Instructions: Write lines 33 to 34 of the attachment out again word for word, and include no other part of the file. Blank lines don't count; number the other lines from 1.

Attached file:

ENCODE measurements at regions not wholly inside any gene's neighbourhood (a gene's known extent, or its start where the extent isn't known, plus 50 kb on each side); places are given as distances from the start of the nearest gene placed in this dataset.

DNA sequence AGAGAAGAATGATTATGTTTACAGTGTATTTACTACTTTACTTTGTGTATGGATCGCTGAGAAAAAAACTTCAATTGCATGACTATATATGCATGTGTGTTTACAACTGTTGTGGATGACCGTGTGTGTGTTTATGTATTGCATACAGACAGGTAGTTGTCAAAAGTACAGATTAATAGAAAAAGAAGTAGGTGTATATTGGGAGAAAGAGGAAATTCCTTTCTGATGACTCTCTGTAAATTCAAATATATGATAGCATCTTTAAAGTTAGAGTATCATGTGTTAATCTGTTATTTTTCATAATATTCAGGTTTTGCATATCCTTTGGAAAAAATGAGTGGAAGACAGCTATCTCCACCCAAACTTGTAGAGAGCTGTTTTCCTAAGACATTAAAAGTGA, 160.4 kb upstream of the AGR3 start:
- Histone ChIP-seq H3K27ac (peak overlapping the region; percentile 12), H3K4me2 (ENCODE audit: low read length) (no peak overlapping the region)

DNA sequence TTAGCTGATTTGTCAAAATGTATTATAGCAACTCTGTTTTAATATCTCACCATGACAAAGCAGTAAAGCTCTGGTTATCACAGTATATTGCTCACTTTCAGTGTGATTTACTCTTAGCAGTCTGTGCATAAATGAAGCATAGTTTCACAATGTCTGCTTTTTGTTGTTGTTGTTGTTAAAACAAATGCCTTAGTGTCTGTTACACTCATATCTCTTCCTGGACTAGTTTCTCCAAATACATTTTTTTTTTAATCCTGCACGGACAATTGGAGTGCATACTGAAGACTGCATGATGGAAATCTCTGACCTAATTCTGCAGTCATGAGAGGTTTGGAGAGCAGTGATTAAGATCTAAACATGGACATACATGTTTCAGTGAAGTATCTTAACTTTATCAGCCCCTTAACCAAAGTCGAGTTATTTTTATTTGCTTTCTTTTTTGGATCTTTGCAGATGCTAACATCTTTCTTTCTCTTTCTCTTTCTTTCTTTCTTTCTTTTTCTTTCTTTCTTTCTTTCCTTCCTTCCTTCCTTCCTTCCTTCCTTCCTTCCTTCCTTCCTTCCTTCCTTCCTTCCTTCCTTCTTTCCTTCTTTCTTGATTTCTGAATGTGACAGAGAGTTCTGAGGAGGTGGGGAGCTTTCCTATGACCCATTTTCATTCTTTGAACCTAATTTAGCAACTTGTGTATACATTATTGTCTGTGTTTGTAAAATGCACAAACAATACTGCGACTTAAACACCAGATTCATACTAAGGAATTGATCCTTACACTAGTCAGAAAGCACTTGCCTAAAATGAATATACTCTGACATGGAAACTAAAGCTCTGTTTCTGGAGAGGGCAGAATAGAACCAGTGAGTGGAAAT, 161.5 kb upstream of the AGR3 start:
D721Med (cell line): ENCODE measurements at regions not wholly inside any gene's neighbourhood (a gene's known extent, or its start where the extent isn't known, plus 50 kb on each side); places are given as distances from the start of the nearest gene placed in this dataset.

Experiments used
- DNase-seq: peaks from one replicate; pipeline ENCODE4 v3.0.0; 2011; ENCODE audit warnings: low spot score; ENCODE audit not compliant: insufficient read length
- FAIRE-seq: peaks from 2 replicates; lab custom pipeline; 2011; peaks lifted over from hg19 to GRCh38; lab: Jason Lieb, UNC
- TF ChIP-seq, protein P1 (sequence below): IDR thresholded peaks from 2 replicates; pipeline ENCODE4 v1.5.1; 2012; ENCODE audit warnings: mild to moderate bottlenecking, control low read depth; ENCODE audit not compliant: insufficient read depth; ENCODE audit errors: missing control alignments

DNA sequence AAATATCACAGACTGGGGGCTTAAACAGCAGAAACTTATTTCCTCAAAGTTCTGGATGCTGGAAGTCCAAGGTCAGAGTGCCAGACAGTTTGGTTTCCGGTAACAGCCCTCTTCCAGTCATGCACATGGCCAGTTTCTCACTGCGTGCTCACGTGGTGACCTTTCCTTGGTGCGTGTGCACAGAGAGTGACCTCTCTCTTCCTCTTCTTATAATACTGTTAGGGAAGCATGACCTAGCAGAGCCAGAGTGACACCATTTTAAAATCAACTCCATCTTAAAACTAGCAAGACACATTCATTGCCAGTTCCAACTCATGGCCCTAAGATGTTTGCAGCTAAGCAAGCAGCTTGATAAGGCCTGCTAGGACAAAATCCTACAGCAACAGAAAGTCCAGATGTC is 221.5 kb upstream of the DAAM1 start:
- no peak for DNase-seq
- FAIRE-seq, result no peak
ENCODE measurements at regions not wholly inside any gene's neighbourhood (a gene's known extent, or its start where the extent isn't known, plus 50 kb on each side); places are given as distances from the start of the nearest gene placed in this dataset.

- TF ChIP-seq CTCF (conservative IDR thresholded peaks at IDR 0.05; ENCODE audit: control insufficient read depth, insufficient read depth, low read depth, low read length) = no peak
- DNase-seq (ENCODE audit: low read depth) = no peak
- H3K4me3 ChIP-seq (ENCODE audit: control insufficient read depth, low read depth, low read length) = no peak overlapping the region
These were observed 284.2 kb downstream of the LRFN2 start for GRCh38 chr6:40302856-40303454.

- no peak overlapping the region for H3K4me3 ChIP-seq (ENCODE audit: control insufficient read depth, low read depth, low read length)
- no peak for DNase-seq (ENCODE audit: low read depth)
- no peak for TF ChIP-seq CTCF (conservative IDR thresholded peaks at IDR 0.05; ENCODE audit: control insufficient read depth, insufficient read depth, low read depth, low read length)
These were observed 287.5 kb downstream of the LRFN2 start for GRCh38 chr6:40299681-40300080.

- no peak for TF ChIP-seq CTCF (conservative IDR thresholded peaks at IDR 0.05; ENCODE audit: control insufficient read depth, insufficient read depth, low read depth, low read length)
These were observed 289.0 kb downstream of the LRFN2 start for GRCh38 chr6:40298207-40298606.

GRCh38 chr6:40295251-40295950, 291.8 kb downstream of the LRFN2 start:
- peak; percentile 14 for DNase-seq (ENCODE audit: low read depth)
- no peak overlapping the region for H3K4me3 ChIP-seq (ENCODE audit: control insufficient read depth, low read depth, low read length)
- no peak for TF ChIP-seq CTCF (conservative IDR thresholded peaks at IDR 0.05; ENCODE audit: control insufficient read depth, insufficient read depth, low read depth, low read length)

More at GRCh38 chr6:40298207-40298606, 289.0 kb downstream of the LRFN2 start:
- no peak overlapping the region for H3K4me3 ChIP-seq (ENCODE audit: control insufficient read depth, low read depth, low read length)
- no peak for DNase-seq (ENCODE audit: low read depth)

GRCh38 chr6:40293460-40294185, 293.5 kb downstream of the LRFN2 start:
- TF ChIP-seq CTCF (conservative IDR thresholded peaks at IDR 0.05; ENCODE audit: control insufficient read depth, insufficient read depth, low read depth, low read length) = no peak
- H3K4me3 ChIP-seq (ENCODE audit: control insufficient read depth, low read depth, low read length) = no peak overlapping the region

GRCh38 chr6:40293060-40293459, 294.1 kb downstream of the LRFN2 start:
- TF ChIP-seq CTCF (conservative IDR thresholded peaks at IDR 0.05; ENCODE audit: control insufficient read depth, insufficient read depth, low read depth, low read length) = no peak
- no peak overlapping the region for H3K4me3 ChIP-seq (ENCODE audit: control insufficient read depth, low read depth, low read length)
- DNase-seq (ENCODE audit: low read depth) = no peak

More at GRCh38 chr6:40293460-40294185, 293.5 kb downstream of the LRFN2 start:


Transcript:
- H3K4me3 ChIP-seq (ENCODE audit: control insufficient read depth, low read depth, low read length) = no peak overlapping the region

GRCh38 chr6:40293060-40293459, 294.1 kb downstream of the LRFN2 start: